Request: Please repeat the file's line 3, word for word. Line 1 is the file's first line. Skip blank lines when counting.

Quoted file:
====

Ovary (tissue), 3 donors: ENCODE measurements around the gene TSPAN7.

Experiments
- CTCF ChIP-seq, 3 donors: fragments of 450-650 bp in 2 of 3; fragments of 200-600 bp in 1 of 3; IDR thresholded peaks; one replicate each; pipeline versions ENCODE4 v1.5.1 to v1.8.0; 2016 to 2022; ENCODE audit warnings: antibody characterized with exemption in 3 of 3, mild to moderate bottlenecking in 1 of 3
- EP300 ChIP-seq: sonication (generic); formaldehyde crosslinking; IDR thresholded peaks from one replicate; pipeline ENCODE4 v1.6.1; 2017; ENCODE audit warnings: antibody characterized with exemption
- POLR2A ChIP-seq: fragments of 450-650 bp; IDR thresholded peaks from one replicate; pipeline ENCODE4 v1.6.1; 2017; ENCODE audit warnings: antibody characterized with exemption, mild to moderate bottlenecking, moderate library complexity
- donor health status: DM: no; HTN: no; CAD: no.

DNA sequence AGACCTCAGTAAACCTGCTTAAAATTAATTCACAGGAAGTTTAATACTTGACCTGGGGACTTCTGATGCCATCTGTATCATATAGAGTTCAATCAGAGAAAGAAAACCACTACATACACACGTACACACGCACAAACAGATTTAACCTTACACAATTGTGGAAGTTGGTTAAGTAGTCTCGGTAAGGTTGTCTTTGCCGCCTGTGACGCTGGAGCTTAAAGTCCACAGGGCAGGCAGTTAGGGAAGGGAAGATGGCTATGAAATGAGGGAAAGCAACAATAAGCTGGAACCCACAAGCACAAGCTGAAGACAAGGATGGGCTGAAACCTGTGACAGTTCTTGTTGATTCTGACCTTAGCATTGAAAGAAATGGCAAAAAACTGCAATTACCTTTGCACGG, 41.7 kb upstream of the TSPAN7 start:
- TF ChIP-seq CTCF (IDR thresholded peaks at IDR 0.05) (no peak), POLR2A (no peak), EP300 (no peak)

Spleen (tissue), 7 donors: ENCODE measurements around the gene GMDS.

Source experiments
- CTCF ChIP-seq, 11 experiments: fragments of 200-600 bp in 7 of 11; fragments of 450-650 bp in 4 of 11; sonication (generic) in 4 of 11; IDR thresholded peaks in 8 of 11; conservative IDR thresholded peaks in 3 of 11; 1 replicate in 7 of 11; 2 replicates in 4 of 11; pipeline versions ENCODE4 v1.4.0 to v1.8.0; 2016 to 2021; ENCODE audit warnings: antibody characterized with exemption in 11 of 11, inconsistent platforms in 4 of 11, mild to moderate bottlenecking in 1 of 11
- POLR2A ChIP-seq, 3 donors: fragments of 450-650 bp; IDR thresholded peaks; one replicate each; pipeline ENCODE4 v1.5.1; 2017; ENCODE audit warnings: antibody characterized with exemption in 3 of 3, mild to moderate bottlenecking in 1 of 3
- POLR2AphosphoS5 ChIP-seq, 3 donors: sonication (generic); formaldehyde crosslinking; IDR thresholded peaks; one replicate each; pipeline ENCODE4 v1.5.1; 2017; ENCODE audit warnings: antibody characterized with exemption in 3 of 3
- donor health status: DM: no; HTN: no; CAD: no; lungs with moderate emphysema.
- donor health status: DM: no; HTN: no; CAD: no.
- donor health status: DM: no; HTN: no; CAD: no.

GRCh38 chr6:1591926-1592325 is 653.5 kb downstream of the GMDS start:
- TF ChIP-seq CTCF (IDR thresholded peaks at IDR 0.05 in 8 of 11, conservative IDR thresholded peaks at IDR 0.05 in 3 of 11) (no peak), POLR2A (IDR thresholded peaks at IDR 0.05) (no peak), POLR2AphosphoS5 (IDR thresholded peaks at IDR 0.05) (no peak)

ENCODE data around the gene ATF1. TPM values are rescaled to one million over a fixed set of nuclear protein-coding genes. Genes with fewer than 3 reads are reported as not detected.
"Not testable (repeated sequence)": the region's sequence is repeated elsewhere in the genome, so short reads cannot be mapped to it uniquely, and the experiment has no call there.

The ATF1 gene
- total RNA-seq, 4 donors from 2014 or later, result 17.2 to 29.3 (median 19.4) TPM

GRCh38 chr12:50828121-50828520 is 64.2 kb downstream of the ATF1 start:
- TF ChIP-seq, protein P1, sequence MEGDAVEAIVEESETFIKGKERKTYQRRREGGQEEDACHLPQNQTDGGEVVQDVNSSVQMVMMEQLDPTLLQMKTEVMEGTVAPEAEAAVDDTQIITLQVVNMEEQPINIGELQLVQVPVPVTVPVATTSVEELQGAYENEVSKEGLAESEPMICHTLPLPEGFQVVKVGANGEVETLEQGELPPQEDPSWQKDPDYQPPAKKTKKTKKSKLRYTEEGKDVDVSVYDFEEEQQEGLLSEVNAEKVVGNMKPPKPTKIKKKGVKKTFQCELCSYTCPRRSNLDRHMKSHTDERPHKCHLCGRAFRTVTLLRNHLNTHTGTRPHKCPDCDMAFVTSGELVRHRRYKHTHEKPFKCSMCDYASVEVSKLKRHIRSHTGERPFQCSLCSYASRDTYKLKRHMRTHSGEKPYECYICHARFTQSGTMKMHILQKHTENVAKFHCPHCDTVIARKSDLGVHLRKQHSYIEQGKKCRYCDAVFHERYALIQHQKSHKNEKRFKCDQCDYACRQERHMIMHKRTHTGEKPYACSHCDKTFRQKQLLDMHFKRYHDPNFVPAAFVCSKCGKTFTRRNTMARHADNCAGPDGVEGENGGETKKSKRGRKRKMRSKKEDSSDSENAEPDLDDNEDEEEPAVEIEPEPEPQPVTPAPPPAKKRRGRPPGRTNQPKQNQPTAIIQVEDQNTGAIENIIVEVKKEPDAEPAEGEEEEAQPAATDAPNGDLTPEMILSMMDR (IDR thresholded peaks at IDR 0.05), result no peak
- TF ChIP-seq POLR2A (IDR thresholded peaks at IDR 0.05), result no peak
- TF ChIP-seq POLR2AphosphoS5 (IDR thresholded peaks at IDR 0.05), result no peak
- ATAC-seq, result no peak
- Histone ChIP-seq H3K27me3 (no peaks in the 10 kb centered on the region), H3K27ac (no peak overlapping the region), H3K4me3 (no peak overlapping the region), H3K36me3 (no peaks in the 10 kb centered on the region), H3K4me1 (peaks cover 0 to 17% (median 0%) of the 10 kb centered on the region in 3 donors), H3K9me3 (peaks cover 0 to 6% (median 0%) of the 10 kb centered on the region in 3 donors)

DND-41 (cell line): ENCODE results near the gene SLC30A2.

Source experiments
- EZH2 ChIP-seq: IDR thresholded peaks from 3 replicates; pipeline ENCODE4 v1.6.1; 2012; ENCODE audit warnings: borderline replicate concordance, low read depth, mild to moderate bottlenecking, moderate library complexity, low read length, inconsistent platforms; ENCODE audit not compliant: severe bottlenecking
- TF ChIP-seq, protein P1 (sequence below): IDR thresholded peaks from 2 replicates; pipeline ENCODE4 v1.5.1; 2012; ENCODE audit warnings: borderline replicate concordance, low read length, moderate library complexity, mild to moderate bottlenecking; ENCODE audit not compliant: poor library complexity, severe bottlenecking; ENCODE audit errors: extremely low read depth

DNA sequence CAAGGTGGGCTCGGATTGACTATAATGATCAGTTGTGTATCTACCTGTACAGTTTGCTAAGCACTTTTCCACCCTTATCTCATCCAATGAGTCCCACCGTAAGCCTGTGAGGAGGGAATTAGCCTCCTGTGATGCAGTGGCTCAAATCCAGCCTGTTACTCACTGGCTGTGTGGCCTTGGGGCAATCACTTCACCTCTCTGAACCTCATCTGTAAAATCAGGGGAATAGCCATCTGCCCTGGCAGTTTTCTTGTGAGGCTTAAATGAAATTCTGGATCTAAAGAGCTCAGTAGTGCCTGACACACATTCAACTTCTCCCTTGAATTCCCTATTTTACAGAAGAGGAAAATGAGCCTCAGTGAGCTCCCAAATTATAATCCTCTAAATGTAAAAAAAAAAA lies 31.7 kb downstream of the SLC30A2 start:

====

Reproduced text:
- CTCF ChIP-seq, 3 donors: fragments of 450-650 bp in 2 of 3; fragments of 200-600 bp in 1 of 3; IDR thresholded peaks; one replicate each; pipeline versions ENCODE4 v1.5.1 to v1.8.0; 2016 to 2022; ENCODE audit warnings: antibody characterized with exemption in 3 of 3, mild to moderate bottlenecking in 1 of 3